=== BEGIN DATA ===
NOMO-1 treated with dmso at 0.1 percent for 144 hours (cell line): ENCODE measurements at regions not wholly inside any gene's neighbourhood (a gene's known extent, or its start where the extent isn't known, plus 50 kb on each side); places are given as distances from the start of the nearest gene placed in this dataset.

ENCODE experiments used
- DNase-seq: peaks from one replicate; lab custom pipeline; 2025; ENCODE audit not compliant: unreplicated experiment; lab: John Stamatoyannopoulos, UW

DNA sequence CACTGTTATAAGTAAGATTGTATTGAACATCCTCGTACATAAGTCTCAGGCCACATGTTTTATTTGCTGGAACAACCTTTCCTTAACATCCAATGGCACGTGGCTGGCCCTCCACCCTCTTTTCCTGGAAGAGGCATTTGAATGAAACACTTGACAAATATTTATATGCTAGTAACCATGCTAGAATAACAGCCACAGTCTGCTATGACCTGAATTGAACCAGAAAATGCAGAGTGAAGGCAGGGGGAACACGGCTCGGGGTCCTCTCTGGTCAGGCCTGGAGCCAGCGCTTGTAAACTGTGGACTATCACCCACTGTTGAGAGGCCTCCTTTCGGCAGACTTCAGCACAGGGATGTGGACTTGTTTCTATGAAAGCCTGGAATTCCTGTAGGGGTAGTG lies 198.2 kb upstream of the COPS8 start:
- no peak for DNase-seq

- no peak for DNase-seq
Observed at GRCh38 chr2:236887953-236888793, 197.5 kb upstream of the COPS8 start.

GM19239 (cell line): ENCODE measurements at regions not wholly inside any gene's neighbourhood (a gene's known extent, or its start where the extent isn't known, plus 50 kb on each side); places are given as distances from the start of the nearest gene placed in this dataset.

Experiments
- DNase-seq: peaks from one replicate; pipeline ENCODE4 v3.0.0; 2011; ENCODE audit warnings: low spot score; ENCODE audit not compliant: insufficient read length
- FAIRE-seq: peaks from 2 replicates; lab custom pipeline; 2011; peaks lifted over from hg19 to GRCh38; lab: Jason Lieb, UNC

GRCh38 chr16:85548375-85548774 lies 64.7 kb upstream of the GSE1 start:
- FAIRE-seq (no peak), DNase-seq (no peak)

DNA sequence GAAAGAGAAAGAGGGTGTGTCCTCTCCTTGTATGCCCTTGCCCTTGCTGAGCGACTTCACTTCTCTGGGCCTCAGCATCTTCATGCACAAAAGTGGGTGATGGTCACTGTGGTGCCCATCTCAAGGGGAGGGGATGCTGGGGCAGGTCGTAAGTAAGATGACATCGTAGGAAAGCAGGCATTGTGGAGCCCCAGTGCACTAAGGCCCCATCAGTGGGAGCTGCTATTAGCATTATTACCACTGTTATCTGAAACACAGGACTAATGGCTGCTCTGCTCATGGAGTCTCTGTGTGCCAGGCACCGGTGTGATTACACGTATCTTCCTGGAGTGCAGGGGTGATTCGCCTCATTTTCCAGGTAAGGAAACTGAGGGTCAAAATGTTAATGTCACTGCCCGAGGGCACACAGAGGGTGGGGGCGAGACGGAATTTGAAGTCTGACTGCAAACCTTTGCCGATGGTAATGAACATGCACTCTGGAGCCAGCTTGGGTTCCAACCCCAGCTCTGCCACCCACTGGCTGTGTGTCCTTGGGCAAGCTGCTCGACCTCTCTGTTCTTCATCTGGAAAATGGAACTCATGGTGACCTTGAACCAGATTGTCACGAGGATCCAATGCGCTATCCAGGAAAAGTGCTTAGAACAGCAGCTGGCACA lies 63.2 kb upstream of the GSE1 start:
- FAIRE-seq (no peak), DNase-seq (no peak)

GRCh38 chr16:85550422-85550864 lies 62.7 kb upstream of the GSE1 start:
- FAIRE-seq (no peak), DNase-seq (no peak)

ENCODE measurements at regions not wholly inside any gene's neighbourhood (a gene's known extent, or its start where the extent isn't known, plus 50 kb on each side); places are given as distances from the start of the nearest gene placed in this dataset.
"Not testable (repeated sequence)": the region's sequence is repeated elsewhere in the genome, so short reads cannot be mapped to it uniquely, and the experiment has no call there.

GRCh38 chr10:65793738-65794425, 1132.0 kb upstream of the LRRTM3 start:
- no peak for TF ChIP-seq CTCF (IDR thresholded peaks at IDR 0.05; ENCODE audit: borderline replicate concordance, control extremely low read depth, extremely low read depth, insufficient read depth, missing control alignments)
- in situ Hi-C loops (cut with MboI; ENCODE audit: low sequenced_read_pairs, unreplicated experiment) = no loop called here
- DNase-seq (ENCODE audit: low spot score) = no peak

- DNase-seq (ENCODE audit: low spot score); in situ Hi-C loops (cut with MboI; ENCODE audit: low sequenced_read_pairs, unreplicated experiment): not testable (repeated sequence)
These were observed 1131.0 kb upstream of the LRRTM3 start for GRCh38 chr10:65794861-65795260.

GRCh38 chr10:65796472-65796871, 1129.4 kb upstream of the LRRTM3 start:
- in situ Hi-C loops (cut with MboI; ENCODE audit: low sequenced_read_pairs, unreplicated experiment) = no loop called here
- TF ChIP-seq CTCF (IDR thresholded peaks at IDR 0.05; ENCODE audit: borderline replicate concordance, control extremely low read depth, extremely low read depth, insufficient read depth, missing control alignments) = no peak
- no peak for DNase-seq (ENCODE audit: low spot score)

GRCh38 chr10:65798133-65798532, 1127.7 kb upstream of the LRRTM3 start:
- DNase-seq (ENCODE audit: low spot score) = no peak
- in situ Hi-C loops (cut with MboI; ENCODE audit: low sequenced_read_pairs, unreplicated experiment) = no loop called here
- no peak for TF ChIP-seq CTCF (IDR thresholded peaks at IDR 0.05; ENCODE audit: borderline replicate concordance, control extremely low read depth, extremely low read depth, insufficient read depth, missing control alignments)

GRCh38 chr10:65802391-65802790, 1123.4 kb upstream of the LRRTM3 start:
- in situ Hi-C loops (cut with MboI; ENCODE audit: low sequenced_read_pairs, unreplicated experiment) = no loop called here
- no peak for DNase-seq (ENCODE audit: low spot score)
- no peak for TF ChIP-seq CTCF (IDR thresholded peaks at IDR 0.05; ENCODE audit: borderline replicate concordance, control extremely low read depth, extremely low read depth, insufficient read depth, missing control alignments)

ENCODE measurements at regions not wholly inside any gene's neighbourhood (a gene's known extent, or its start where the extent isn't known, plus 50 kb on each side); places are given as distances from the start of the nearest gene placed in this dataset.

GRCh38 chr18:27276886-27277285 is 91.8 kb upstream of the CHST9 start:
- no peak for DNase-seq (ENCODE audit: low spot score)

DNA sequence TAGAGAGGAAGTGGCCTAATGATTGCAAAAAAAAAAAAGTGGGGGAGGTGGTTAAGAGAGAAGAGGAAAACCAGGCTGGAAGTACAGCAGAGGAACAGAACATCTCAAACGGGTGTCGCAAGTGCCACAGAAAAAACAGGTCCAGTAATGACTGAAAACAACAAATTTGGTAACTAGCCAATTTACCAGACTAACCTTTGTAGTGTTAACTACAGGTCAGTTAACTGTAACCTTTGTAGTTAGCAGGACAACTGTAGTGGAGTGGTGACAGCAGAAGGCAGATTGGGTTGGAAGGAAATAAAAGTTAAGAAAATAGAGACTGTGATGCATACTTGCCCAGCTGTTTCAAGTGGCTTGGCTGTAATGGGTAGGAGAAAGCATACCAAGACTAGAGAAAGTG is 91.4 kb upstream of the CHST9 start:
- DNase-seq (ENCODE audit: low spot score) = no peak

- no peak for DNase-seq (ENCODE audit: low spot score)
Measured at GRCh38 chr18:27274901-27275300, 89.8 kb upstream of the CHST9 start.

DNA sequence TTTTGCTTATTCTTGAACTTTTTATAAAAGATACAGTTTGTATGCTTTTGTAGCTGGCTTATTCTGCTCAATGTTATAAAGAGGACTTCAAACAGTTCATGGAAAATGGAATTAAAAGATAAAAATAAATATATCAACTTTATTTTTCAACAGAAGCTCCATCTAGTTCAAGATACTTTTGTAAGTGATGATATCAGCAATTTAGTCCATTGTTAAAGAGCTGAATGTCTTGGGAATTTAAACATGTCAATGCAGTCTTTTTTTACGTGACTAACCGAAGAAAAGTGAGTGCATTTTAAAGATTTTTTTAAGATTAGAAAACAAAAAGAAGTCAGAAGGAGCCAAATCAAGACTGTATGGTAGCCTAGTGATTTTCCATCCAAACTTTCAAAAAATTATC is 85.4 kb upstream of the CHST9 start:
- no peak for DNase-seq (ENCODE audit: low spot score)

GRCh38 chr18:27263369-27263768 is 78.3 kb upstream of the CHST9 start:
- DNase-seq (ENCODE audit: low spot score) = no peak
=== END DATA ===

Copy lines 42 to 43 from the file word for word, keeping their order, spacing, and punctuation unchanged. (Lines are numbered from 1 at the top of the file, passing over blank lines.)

- DNase-seq (ENCODE audit: low spot score) = no peak

- no peak for DNase-seq (ENCODE audit: low spot score)